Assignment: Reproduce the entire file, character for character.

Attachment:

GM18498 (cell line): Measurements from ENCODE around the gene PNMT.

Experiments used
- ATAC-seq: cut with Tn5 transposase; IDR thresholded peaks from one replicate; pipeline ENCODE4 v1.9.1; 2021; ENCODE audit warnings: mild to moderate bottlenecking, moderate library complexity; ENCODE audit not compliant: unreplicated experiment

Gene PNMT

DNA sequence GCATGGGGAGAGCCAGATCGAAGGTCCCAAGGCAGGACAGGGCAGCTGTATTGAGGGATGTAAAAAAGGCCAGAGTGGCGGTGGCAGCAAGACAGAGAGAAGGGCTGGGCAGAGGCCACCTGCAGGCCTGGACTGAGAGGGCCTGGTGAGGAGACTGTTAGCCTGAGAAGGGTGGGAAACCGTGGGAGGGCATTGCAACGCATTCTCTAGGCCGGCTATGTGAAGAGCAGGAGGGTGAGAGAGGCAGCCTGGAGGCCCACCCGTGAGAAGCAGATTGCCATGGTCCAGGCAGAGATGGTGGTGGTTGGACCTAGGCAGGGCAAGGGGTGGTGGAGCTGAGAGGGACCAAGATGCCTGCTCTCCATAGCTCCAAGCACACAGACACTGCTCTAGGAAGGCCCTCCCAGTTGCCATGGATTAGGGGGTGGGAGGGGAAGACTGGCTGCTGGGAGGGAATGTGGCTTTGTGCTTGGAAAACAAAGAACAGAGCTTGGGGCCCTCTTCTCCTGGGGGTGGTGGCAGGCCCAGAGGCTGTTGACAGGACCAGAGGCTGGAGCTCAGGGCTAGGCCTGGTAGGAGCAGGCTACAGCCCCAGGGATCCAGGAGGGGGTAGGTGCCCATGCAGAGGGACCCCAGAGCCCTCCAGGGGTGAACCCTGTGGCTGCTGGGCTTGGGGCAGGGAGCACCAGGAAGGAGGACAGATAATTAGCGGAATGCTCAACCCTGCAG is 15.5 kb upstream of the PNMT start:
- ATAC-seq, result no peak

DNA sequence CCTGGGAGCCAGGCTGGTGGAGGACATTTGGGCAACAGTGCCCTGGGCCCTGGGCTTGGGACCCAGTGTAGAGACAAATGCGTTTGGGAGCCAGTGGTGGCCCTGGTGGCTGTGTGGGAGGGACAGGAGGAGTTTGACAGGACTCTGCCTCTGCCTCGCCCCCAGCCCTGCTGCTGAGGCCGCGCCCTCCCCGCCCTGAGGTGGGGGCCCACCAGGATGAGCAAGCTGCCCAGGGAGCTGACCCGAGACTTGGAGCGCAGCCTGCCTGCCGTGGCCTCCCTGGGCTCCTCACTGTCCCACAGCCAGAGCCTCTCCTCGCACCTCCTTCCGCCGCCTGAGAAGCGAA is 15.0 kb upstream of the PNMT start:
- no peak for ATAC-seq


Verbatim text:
GM18498 (cell line): Measurements from ENCODE around the gene PNMT.

Experiments used
- ATAC-seq: cut with Tn5 transposase; IDR thresholded peaks from one replicate; pipeline ENCODE4 v1.9.1; 2021; ENCODE audit warnings: mild to moderate bottlenecking, moderate library complexity; ENCODE audit not compliant: unreplicated experiment

Gene PNMT

DNA sequence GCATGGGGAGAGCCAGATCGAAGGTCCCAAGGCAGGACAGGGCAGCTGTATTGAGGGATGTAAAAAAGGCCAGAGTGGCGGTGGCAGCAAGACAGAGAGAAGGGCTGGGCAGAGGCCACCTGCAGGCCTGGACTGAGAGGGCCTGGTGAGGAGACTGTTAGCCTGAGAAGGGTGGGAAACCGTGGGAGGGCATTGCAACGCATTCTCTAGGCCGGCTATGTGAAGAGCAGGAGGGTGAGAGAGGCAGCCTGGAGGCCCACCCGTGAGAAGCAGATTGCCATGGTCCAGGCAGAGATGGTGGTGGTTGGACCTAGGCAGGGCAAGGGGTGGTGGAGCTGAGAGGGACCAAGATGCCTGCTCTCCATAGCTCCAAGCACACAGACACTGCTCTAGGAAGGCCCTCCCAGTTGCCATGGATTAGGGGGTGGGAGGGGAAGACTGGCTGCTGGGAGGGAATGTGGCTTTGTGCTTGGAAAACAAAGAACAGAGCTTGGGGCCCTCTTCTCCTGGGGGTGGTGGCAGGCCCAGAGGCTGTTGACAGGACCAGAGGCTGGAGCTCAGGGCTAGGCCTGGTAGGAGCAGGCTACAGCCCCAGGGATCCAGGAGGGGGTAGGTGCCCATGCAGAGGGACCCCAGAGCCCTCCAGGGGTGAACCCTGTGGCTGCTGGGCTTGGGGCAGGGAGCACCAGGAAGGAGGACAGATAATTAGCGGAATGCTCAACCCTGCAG is 15.5 kb upstream of the PNMT start:
- ATAC-seq, result no peak

DNA sequence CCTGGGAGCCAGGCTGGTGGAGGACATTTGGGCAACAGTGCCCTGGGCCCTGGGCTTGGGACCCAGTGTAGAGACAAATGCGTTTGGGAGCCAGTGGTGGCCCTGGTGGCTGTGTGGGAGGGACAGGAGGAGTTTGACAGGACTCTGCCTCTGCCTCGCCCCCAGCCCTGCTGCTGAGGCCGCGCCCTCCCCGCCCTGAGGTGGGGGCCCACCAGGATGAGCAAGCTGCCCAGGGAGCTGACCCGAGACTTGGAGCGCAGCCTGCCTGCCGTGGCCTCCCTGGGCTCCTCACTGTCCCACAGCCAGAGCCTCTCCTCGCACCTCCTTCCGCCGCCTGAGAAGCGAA is 15.0 kb upstream of the PNMT start:
- no peak for ATAC-seq